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Today's fathers do more around the home

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Published:   |   Updated: June 16, 2013 at 02:53 PM
ST. PETERSBURG -

Today's fathers know best:

You take a bigger role in bringing up baby, in raising children and teens. You don't come home from work and plunk down on the couch and read the newspaper sipping a high-ball while the wife cooks dinner and the kids are out of sight.

You change diapers, take turns in the midnight feedings; you drive your children to school, soccer practice; you play catch and dolls. At times, the chores are endless, it seems.

“We share everything,” said Brian Barnes, 40 of St. Petersburg, the father of Aidan 9, and twins, Connor and Cassandra, 4. “That's what you do.”

He and his wife, Marisa, 38, brought the children on Father's Day to tour the U.S. Coast Guard tall ship Eagle, docked at the Port of St. Petersburg on Sunday morning.

“He does the majority of the cooking at home,” Marisa said, nodding to Brian.

A lot has changed over the course of a few decades, Brian Barnes said.

“My mom and dad were of a different generation,” he said. His father might not have gotten up to feed the baby, change diapers or clean up upchucks.

Social scientists say something is changing with today's young fathers. By their own accounts, by their wives' testimony and according to studies and statistics, more men are doing more around the house, from packing school lunches and doing laundry to getting up in the middle of the night with a screaming infant.

For dads in their 20s and 30s, being an involved father is part of their identity. They blog about changing diapers, they chat nonchalantly with colleagues about breastfeeding, and they trade recipes for baby food while working out with guys at the gym.

Part of why dads are doing more around the house may be that women are doing more in the workplace. A study from the Pew Research Center this month found that mothers are the breadwinners in a record 40 percent of families. At the same time, the number of stay-at-home dads is twice what it was 10 years ago — though still a relatively small number at 176,000. And in two-thirds of married couples with children under 18, both parents work, according to the U.S. Census.

George Lehr, 32, of St. Petersburg said he was out of a job for a while, and his wife, Donna, 33, a school teacher, was the sole breadwinner. He became the stay-at-home dad until he was able to land a job as a police officer in Bradenton.

“As a society, we have grown out of the model of fathers being the breadwinners and the mother staying home,” he said. The couple strolled down First Avenue Southeast in downtown St. Petersburg on Sunday morning, with 4-year-old Shelby in tow and 7-month-old Harper strapped to a carrier, harnessed to George's chest.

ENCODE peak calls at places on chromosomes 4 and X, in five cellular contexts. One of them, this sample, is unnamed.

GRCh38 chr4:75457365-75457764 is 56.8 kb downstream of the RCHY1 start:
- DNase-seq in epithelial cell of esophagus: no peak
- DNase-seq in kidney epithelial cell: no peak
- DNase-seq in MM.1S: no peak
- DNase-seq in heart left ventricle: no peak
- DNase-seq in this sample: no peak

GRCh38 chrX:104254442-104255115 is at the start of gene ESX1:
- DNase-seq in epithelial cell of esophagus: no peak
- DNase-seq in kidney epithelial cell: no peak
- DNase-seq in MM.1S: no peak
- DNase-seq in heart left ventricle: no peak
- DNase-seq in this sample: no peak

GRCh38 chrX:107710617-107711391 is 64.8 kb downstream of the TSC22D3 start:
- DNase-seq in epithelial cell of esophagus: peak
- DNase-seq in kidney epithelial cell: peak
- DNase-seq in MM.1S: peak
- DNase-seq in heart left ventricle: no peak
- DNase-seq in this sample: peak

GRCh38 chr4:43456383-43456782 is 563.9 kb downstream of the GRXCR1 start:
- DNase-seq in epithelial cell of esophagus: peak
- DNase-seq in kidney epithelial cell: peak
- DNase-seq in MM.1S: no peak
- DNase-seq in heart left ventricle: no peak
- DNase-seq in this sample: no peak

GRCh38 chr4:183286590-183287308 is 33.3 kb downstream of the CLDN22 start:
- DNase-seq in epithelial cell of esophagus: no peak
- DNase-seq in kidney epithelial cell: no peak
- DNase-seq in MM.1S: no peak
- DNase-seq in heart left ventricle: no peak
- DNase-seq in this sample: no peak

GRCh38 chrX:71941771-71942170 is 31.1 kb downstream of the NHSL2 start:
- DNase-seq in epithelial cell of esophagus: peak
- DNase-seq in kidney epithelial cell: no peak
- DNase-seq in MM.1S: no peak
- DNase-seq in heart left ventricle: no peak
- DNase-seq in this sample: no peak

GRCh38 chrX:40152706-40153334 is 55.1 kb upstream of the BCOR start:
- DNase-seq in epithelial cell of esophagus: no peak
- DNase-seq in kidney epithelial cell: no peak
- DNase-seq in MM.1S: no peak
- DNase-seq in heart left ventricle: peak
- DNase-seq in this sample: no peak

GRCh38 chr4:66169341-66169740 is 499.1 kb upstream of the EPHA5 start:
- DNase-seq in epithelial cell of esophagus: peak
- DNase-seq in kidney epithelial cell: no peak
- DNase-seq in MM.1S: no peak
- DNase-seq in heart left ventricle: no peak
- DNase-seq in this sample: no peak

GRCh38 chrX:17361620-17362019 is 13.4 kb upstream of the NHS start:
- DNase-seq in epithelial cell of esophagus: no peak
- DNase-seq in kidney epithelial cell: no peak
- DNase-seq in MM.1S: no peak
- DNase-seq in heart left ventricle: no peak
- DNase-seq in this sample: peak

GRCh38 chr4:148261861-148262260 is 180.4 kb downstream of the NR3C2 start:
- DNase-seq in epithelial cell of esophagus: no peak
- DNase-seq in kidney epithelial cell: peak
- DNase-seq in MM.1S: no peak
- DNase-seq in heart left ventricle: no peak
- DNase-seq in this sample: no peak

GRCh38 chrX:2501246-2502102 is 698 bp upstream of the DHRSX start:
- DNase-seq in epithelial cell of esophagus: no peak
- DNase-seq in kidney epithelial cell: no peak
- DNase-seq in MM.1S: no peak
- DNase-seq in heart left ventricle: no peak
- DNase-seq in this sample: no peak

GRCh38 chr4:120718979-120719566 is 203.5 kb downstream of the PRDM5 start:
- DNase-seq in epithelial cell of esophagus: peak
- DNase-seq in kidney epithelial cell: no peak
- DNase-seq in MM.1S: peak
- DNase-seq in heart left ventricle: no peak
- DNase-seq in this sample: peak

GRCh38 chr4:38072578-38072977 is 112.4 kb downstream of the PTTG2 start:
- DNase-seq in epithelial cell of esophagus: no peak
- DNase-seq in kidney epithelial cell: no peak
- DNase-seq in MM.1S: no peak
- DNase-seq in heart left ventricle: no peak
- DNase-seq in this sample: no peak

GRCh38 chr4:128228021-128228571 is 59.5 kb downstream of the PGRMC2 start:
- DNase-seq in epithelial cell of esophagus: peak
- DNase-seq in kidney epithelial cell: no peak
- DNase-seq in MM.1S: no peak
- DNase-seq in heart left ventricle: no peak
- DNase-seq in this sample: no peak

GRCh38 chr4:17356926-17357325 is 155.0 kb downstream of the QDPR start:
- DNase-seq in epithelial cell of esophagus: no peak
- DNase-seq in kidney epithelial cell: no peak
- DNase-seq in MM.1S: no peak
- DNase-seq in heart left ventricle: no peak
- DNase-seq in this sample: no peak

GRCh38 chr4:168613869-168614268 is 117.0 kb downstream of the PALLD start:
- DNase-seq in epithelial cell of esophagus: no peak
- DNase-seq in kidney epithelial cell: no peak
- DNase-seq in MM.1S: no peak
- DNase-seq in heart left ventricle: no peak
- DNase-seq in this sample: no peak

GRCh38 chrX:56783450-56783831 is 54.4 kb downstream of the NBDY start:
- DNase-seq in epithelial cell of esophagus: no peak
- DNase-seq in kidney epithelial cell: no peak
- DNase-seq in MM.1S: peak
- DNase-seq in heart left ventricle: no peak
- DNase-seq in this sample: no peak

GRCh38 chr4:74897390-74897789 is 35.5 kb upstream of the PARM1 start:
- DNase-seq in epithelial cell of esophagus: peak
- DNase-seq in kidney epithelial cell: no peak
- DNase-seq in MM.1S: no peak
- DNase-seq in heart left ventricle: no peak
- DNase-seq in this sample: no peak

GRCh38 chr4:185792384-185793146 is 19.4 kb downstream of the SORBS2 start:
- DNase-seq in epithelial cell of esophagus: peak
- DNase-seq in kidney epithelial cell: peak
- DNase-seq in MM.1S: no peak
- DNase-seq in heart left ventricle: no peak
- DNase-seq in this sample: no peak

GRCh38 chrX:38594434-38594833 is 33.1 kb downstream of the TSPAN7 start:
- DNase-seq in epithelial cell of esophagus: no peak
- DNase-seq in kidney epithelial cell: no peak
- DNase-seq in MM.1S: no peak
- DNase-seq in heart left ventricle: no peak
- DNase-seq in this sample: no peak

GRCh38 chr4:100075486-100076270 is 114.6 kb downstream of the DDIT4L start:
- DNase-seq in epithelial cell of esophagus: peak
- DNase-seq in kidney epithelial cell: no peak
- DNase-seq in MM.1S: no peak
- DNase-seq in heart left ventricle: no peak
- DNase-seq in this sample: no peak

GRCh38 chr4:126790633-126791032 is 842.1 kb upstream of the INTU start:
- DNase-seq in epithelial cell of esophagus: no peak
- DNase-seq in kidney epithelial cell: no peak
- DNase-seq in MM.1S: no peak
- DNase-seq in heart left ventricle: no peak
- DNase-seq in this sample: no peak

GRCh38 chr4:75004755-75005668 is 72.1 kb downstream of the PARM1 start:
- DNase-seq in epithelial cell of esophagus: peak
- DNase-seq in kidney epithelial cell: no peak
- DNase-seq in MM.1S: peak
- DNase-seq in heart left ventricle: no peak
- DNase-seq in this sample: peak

The chores and duties are split “pretty equally,” he said.

As working moms increasingly become the norm, and as their financial contributions become more critical, they're doing less cleaning and cooking, studies say. A Pew study released in March shows that since 1965, fathers have increased the amount of time they spend on household chores from four hours to 10 hours a week.

Women still do more, but as dad's share goes up, mom's goes down: In the same time period, mothers reduced their housework from 32 hours a week to 18. Dads have also tripled the amount of time they spend with children since 1965, even though moms still put in about six more hours a week with kids than dads overall, according to the Pew study.

Mark Allen, 39, and his wife, Angie, 34, of St. Petersburg, said they split child rearing chores down the middle. The couple walked along downtown St. Petersburg, heading toward the tall ship with 2-year-old Evan.

“He does more than most husbands,” Angie said.

“I think that's normal,” Mark said. “I can't imagine doing any less.”

Jeff Meister, 52, his four kids and wife, Jackie, 47, stood on the pier near the tall ship and posed for a cell phone family portrait Sunday morning.

He too does duties that maybe his father might not have done.

“I cook and clean and do all that other stuff,” Jeff said. Rearing Sam, 17; Ben, 15; Zachary, 9; and Hope, 7, takes teamwork, he said.

The family headed to Tropicana Field for the afternoon Tampa Bay Rays baseball game. Jeff, on Father's Day, did something a little extra, Jackie said.

“He made pancakes for everyone this morning,” she said. “That was his Father's Day.”

Information from the Associated Press was used in this report.


kmorelli@tampatrib.com

(813) 259-7760

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